Microsoft Reinvents The Browser, Project Spartan Includes Powerful Productivity And Collaboration Tools, Native PDF, Cortana Built-In
While Internet Explorer is a Windows feature that can be (and is) largely ignored, Spartan is different. Its functionality is going to be on such a level that it might actually lure people away from competing browsers, such as Firefox or Chrome. That might sound like a bit of an exaggeration, but believe me: Microsoft has done some impressive things here.
As we reported before, Spartan will feature a brand-new and different engine from Internet Explorer, and while I'm sure that's a great thing, it's not what makes Spartan all-too-interesting.
For personal or collaborative purposes, Spartan will allow you to add markings to any webpage. For example, you may want to highlight something for later referral, or call-out a headline or quote and share it with your colleagues. You'd also be able to add a note, similar to how you would in a Word document, and include that in your copy of that particular webpage. How all of this works exactly isn't entirely clear at the moment, so it'll be great once the feature hits one of the upcoming preview builds so that we can test it out.
Microsoft's digital assistant Cortana was a major part of this Windows 10 event, and I admit that at first, I scoffed at it. "I don't want to discuss things with my PC through voice", I said. But, I was ignorant of the fact that with proper integration, Cortana can still be extremely useful without the need to talk to your PC.
In an example given at the event, a restaurant webpage was visited, which Cortana already knew about thanks to her nonstop scouring of the Web. Sometimes, it's a little tough to just cut straight to the chase and find something as simple as operating hours. With a click, Cortana's information slides out in a bar, and tells you just that. But what about diet concerns? In another example, an ingredient was clicked on, and Cortana instantly provided nutritional information.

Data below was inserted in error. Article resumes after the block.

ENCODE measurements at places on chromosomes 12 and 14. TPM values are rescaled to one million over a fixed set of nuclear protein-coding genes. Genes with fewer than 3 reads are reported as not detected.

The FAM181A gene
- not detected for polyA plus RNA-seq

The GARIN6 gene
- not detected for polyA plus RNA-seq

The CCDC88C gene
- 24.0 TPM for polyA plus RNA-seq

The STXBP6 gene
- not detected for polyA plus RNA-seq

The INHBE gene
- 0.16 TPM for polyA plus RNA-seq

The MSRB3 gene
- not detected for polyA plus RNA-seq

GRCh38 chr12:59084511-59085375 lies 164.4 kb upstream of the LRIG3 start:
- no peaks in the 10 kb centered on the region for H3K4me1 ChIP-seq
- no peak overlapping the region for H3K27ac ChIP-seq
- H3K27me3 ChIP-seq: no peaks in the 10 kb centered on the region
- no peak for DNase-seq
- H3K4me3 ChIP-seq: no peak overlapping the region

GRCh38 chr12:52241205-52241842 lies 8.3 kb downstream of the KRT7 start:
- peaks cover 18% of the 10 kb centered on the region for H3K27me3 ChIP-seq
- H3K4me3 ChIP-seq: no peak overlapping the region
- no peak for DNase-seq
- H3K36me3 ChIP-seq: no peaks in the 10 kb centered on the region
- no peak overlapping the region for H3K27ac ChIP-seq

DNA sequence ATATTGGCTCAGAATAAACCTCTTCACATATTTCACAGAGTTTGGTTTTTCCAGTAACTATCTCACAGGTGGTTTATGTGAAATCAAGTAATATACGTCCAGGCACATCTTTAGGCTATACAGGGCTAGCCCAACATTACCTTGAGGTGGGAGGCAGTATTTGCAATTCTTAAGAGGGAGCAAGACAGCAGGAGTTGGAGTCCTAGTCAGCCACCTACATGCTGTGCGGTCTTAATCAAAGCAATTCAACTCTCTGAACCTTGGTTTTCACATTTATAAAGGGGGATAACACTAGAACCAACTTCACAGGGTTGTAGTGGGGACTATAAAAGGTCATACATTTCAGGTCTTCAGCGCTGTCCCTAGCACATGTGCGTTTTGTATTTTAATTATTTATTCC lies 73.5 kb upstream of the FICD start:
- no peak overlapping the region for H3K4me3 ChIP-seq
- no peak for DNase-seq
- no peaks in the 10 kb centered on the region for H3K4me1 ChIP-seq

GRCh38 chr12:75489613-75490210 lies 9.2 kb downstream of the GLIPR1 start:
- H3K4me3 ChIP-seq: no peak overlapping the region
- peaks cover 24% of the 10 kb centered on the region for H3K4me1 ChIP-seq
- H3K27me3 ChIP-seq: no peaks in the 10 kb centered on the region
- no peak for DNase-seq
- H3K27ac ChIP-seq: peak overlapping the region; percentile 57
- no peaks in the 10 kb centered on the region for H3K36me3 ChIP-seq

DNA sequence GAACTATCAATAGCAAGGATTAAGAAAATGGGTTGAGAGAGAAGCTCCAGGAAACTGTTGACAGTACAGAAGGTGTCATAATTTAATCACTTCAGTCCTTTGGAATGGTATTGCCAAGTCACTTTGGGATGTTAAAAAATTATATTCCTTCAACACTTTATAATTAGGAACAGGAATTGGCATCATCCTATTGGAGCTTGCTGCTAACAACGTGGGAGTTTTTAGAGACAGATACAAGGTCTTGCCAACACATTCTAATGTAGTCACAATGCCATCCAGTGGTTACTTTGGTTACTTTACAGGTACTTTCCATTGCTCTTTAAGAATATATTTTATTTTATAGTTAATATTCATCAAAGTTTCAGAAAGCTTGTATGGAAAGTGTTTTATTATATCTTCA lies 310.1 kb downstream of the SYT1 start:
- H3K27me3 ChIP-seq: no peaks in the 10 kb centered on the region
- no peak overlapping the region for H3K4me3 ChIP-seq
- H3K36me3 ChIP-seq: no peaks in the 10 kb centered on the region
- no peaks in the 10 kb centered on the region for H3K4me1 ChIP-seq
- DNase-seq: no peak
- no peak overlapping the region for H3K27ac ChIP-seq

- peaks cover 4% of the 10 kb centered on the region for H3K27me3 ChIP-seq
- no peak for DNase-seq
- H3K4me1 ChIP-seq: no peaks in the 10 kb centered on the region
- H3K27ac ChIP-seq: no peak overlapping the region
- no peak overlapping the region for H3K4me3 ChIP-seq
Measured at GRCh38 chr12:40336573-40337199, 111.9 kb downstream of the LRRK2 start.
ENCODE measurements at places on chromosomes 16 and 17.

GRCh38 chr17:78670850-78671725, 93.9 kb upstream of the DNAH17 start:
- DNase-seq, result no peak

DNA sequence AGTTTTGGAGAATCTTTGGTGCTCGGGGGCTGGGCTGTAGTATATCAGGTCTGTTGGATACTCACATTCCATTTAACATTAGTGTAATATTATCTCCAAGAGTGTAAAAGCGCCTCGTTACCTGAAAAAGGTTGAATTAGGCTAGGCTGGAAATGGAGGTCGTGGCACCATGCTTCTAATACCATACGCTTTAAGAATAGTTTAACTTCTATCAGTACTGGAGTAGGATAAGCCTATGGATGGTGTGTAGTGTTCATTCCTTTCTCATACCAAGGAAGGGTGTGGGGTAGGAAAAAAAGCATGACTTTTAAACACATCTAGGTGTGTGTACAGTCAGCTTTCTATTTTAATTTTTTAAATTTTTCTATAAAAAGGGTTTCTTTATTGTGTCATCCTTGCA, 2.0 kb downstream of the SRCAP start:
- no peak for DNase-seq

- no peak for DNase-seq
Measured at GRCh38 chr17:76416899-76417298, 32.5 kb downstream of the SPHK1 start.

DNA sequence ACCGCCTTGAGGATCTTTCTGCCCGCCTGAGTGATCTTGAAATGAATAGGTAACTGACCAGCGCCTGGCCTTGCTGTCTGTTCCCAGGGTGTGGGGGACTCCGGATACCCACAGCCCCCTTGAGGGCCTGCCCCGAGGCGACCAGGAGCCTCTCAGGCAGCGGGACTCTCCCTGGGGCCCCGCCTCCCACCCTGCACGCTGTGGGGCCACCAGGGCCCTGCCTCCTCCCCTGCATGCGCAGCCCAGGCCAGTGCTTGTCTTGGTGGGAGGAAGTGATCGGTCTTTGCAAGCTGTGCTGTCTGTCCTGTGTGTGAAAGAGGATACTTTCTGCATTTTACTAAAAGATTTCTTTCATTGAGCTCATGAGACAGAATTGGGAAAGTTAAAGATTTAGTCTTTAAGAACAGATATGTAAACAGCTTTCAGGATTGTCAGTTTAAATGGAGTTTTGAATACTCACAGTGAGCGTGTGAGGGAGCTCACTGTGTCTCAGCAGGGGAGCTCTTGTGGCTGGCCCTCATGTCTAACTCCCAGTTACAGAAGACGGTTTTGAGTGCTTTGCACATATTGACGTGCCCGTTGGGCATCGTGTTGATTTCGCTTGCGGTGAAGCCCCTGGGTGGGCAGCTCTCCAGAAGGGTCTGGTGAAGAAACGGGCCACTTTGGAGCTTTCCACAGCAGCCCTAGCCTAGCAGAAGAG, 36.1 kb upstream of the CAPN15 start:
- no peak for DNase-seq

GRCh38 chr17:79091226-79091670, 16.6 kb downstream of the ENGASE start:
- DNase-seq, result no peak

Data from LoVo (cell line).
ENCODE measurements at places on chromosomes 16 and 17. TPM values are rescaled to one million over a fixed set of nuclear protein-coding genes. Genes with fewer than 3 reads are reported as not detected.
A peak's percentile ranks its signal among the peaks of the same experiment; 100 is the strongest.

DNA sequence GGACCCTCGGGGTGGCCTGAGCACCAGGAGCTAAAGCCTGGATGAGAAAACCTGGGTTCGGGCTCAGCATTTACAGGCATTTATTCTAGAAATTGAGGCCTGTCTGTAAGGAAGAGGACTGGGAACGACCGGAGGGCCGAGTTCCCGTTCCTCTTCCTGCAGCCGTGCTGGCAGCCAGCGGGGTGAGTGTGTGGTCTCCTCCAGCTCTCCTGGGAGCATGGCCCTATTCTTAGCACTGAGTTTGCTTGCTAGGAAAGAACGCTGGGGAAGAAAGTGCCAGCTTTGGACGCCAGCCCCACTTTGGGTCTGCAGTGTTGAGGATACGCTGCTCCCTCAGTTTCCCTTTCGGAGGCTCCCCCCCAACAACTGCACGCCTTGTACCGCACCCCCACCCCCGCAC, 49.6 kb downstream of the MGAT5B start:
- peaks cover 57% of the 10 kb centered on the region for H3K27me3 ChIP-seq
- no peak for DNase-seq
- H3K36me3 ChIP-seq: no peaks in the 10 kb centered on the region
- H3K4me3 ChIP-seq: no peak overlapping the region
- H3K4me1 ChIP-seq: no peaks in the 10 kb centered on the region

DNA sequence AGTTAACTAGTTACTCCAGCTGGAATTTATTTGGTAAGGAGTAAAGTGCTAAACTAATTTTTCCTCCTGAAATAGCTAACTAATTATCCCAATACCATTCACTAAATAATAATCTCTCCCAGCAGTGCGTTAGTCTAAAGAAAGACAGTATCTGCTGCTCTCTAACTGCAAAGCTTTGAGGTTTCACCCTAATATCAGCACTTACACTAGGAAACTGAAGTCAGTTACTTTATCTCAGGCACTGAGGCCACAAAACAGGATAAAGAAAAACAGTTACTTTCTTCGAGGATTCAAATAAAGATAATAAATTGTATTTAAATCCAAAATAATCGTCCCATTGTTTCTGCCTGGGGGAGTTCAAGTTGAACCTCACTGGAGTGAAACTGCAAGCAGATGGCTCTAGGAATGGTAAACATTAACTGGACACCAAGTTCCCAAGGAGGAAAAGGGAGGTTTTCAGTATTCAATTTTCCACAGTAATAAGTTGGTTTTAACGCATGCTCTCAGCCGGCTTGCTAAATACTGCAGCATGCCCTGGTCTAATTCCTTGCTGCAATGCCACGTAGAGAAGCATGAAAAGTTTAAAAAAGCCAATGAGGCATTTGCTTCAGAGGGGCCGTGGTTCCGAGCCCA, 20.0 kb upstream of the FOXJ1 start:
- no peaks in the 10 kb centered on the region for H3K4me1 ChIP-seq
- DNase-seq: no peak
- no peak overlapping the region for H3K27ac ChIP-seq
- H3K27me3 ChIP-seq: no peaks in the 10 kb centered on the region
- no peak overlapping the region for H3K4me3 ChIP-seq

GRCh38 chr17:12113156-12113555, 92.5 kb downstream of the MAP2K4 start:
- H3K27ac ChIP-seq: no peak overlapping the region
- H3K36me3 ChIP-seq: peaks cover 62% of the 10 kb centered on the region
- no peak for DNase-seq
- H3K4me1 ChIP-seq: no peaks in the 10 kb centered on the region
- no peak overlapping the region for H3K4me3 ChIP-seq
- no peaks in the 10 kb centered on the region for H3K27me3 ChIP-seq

This is honestly something that has to be seen to be truly appreciated, so I'd recommend checking out the livestream found here and jump to the 1 hour mark.
Similar to the reading view modes on Apple's Safari and Amazon's Silk, Spartan will allow you to cut out the distractions on a webpage to read an article as if you were reading a book. This is something that would be especially useful if you wanted to save content for offline reading.
Overall, we can see that Microsoft is taking Spartan extremely seriously, and while the company hasn't come straight out and said that Internet Explorer is on its deathbed, it will truly have little reason to exist after the Windows 10 launch. The UI looks a lot better, and with the features mentioned above, it could become downright addictive to use.
Spartan is just a small sliver of what was talked about today, so I'd highly recommend checking out Brandon's in-depth look at everything else.